As part of the #edublogclub year-long challenge to blog on education, this week’s topic focuses on social media.
If a high school library doesn’t have a social media presence, it’s like a kiss of death. Not only because it disseminates information to groups of people connected to the library, but because it’s necessary PR.
We use our social media for advertising when we’re closing early or staying open later, when we have authors, activities, and events, we share and re-tweet the happenings of our school and district giving shout-outs and hashtagging #gofalcons wherever we can, and allowing people to peek behind the curtain when students are there for classes, reading, and what they’re checking out.
In a previous post I talked about respecting student privacy and any amount of social posting we do, does generally conceal student identity unless we have express permission/parental consent. We do a lot of shout-outs to our staff collaborating with us and showcase them and their students, plus we program like crazy! So that all makes it to our accounts: Twitter, Facebook, and Instagram.
We use Instagram most heavily because of the ease of posting to the two other platforms from it. And who doesn’t love a good filter. We gain followers steadily and tend to have the most student followers on Instagram and Twitter and the most community partners and parents on Twitter and Facebook. We’ve done giveaways to increase our following and continue to showcase our students in their activities. Here are some of our recommendations for a robust social media presence:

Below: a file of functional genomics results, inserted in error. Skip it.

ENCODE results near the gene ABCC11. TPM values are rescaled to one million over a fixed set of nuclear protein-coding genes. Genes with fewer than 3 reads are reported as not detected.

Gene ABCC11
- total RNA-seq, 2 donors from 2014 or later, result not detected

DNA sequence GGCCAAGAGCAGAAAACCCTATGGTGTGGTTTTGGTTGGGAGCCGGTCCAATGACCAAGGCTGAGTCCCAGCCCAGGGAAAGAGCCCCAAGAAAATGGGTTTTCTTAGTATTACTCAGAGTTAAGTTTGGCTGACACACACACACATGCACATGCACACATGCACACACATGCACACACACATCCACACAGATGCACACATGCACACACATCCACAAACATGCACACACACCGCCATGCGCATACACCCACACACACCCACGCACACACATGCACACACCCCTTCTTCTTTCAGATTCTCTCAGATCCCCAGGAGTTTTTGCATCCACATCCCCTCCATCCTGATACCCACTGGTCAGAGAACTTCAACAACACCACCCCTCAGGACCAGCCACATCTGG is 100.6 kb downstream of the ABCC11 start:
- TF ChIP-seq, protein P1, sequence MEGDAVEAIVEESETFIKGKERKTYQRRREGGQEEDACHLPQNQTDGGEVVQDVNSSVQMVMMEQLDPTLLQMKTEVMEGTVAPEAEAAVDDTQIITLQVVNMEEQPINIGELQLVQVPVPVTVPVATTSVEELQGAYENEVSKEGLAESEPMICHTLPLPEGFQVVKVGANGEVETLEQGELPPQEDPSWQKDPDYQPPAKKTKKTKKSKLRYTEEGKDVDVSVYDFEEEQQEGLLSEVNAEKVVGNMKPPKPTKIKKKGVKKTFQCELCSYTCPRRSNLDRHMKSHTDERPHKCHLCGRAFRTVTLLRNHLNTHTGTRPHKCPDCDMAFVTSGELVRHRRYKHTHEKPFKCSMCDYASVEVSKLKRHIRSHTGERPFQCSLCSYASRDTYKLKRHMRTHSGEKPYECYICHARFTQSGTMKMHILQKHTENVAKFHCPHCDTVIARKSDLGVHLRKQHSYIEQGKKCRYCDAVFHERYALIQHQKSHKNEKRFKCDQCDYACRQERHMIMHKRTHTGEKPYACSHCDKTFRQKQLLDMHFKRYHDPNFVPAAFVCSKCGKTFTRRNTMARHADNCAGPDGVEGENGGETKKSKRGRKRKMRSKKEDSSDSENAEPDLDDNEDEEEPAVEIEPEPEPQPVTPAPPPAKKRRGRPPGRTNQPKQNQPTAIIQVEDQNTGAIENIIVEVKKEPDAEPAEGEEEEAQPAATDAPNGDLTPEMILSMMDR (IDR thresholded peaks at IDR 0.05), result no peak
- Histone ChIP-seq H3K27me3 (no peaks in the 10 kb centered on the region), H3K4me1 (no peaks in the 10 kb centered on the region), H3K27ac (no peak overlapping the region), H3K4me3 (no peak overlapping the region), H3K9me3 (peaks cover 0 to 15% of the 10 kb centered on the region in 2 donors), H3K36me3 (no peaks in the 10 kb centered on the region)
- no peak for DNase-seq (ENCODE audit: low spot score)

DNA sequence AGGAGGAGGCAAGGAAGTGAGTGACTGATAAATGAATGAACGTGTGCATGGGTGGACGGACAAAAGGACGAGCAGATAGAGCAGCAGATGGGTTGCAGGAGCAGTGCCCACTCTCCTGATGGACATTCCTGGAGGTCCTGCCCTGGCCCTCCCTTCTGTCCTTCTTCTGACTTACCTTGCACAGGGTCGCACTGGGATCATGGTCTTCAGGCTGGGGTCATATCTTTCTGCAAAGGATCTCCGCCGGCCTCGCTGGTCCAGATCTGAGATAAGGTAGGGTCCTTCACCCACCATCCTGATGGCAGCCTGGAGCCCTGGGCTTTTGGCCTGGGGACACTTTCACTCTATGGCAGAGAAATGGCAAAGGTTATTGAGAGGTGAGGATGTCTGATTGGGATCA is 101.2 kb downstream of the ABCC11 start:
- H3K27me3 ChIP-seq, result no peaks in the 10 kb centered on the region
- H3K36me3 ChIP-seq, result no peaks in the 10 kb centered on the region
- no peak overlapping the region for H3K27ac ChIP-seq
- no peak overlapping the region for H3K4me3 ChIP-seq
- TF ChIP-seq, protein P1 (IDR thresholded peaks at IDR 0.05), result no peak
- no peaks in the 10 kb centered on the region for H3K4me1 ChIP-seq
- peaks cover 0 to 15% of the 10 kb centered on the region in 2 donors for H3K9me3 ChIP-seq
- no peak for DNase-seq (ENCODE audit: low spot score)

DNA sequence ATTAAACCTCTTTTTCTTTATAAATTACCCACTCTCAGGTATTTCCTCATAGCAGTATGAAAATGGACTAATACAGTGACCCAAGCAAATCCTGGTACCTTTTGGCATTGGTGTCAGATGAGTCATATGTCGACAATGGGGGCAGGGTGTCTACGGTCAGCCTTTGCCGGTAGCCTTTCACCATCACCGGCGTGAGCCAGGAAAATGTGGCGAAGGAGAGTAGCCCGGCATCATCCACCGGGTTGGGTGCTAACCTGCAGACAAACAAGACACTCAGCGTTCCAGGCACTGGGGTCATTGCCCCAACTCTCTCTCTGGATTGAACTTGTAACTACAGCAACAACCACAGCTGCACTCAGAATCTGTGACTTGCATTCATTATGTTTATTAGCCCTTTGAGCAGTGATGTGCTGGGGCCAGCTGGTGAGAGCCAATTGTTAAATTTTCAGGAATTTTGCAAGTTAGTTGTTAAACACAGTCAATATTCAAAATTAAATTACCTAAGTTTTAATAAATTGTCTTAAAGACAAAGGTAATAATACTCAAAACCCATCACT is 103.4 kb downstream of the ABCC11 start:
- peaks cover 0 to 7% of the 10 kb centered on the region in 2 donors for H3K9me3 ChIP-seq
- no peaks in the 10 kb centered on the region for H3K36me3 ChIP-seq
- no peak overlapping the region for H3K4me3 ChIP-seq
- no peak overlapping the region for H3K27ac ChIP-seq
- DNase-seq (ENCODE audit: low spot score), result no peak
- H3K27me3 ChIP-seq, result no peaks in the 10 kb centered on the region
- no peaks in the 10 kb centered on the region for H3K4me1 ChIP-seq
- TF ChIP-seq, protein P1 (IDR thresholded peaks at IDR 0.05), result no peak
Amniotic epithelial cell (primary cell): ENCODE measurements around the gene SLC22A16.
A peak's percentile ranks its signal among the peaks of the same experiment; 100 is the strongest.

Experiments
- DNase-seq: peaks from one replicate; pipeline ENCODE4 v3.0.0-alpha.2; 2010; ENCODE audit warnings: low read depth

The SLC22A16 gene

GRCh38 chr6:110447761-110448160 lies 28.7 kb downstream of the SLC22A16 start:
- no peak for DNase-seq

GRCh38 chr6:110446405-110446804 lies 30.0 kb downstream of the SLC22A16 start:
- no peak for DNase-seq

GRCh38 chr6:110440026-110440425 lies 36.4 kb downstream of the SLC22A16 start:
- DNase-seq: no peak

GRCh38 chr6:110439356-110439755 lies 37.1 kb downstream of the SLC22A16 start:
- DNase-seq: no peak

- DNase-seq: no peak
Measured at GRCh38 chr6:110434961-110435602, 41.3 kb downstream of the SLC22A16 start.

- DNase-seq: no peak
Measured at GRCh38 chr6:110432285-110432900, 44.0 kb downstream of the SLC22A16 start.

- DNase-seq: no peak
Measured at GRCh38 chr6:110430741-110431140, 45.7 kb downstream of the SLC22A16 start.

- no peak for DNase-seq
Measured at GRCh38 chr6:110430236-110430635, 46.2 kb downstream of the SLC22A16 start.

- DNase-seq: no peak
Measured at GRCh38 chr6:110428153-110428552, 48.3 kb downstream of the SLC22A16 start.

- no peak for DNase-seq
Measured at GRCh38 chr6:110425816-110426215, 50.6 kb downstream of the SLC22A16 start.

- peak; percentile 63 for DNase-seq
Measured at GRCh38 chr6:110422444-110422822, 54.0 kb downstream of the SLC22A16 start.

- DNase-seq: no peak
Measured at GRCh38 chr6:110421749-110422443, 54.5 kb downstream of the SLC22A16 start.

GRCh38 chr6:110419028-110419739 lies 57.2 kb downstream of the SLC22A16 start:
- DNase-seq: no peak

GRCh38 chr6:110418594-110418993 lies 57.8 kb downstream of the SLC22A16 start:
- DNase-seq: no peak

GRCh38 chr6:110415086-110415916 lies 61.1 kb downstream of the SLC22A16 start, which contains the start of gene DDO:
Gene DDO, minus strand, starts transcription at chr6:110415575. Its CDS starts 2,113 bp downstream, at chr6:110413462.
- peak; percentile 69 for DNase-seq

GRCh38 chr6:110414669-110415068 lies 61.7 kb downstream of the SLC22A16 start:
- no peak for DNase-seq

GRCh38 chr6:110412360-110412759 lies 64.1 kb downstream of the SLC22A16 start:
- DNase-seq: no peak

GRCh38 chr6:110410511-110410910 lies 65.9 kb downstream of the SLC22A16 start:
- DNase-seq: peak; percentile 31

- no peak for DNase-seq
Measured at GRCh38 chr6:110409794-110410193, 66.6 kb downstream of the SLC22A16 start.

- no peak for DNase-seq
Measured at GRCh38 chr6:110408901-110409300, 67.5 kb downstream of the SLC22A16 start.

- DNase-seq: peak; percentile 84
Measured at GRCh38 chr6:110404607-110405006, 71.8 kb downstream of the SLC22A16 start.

- Showcase and shout out staff, students, volunteers, employees, and community partners as much as possible
- Find innovative ways to gain new followers and advertise your social media platforms in multiple ways
- Re-tweet successes from your building and district
- Use the re-post app on Instagram to highlight what others have shared, whether it was a new book by an author you had visit your school or a teacher’s post
- Share relevant articles and information that represent you (in our case anything bookish because we’re the library after all)
Start small and don’t feel overwhelmed. If that means putting a calendar reminder on your phone to post every so often, then so be it. And use others’ content to begin if necessary, but always be careful; read the information completely before re-tweeting, sharing, or re-posting.
And last, be comfortable and fluid with your platforms. Someone not familiar with Twitter should not begin using it without creeping first. Likewise, what was popular two years ago, may not be any more or with your community, so don’t feel that you must persevere with a platform that is all but defunct just because it’s what you had before. Times, they are a changin’ and so must we.